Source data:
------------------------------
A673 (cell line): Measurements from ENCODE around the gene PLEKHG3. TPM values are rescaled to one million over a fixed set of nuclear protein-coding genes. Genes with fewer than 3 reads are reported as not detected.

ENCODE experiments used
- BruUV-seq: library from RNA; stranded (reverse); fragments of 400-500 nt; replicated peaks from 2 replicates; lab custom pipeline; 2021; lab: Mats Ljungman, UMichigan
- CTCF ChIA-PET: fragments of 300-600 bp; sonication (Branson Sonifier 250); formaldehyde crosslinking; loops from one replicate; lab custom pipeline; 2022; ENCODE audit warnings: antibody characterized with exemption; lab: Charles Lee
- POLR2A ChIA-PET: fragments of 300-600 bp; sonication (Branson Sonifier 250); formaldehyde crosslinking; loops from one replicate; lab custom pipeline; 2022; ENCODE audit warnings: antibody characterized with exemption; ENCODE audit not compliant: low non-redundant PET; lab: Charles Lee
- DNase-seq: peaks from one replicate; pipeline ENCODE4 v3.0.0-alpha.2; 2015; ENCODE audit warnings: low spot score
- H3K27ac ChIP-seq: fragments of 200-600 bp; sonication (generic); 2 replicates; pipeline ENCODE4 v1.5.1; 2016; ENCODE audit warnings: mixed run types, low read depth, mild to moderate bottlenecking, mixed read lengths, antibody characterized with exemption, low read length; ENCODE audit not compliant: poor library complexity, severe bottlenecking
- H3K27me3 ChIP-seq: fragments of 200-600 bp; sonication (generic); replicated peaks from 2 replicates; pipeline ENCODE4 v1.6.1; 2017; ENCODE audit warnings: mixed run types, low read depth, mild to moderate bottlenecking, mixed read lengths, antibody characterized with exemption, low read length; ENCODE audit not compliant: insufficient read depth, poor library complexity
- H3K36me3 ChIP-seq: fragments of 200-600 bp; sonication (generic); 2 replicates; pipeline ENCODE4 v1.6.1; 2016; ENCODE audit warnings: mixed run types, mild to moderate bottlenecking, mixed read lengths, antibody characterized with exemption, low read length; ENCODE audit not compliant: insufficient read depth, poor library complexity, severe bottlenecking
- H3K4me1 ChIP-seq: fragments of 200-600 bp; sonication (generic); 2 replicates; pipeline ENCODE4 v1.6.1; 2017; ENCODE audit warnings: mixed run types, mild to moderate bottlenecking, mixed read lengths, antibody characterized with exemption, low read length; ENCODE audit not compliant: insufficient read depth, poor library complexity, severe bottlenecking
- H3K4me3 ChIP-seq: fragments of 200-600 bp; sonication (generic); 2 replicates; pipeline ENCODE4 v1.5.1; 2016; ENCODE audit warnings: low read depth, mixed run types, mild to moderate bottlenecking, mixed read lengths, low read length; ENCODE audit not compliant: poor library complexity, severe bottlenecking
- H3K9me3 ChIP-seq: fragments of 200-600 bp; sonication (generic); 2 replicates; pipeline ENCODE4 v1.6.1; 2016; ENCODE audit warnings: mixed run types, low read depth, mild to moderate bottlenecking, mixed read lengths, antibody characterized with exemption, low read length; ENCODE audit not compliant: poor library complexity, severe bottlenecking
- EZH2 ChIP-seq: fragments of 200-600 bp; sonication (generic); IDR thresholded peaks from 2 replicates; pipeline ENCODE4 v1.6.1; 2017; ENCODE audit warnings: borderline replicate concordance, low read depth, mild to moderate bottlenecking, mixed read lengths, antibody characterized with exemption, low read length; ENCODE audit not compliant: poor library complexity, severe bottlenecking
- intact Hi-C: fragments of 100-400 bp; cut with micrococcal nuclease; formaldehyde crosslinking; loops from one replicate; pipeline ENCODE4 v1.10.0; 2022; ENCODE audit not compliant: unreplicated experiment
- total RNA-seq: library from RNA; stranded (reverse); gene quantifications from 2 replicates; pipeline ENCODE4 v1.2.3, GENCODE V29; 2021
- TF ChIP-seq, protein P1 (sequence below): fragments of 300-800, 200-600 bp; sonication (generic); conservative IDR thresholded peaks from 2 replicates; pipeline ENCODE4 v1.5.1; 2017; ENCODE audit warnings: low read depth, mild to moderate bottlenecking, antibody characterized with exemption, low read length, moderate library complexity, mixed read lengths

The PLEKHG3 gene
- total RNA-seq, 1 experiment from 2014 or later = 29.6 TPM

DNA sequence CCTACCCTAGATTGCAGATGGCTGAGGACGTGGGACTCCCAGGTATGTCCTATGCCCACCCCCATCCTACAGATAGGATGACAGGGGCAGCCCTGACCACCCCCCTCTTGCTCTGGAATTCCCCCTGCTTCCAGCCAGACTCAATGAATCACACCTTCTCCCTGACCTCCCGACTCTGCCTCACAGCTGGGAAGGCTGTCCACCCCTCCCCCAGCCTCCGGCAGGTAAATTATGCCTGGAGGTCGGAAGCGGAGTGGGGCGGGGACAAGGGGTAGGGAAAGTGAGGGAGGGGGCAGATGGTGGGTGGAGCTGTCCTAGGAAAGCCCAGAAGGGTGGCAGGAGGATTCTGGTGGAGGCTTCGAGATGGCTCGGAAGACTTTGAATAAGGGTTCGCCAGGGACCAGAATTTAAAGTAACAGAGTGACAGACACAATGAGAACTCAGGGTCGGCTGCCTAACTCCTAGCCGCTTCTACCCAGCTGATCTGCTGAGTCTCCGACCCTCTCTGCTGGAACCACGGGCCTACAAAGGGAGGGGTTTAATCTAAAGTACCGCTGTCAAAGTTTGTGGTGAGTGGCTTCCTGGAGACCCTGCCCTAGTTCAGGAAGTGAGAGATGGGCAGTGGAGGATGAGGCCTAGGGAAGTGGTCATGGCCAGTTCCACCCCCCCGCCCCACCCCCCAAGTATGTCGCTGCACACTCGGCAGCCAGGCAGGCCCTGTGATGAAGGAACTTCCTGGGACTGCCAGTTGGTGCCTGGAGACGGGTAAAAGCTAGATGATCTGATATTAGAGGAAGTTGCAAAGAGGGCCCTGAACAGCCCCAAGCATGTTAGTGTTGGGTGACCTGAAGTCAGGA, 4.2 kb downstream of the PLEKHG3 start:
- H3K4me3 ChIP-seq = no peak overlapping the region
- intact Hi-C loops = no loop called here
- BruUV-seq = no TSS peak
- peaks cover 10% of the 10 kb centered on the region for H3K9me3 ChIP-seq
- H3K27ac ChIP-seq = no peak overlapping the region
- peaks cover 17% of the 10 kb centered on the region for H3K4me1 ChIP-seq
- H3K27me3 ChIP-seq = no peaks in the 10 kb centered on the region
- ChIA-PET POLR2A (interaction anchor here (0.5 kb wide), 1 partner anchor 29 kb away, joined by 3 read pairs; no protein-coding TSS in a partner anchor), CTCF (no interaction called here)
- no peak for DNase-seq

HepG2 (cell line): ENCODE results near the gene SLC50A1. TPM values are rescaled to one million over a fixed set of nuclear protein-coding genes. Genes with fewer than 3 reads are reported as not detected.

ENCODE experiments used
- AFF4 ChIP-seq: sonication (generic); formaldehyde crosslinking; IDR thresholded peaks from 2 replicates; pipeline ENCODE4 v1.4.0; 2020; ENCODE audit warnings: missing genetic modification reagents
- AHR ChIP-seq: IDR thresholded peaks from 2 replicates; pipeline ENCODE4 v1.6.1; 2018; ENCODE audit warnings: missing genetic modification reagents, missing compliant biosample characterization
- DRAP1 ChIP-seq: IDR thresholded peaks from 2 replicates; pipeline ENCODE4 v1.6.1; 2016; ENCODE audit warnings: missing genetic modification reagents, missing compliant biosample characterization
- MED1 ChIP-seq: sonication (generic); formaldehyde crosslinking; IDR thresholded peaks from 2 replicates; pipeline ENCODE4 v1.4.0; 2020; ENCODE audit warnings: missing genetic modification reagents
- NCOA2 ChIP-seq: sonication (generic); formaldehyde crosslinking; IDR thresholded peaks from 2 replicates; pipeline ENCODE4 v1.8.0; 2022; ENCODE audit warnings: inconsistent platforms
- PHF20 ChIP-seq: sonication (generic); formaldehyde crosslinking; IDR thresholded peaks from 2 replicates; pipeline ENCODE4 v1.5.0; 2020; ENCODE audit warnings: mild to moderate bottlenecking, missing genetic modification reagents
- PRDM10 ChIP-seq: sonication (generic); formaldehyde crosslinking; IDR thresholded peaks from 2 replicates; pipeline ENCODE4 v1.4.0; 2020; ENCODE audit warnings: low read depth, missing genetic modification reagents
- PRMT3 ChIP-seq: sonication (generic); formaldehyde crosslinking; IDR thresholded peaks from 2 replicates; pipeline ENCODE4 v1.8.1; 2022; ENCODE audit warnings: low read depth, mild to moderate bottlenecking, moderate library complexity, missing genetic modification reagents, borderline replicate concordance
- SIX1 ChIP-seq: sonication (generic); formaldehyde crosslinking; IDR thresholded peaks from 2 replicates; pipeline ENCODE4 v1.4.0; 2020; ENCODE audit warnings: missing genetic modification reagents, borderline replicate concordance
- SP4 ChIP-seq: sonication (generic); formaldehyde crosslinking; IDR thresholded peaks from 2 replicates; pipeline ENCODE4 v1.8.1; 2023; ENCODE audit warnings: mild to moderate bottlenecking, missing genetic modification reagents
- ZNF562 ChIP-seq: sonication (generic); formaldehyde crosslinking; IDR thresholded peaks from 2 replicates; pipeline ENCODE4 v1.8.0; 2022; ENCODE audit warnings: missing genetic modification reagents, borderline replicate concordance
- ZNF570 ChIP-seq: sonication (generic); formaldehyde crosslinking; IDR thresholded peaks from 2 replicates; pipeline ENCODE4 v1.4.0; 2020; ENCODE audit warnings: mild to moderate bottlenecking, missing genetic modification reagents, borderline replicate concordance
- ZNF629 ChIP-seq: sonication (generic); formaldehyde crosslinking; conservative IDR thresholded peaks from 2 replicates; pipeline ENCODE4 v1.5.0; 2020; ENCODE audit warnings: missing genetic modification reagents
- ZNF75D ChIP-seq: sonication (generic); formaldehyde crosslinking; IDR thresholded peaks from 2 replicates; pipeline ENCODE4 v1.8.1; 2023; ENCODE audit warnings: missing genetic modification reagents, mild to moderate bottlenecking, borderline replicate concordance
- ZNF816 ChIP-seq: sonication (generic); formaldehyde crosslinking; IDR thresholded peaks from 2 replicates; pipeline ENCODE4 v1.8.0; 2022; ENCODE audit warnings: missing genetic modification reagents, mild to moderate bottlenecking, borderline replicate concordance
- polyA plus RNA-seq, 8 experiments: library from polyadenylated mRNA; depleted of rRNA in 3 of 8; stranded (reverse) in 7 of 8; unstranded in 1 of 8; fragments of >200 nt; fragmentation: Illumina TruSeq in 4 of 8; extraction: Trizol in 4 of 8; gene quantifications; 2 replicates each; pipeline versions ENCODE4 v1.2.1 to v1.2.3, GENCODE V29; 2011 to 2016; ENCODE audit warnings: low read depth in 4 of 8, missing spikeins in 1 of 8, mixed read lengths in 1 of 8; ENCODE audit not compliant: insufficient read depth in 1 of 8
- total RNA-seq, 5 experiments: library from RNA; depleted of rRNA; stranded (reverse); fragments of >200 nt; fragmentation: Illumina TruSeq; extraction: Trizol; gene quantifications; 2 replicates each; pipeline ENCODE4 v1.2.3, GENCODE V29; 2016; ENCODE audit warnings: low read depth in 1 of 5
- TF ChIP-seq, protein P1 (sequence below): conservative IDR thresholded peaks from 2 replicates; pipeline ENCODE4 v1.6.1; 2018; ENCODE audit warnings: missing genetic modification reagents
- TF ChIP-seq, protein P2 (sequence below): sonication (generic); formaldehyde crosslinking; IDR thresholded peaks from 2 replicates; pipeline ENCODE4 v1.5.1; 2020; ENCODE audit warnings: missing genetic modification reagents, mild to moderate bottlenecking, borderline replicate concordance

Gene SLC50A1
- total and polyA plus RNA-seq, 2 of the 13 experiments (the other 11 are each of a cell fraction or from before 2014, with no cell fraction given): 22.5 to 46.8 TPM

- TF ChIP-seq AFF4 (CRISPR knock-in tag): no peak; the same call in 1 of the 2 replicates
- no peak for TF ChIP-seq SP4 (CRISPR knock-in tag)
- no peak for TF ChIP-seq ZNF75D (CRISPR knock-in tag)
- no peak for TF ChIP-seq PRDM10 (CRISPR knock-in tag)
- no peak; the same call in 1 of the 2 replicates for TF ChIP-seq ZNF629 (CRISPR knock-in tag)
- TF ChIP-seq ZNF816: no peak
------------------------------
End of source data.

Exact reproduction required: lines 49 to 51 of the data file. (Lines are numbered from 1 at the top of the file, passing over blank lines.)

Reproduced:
- TF ChIP-seq, protein P2 (sequence below): sonication (generic); formaldehyde crosslinking; IDR thresholded peaks from 2 replicates; pipeline ENCODE4 v1.5.1; 2020; ENCODE audit warnings: missing genetic modification reagents, mild to moderate bottlenecking, borderline replicate concordance

Gene SLC50A1
- total and polyA plus RNA-seq, 2 of the 13 experiments (the other 11 are each of a cell fraction or from before 2014, with no cell fraction given): 22.5 to 46.8 TPM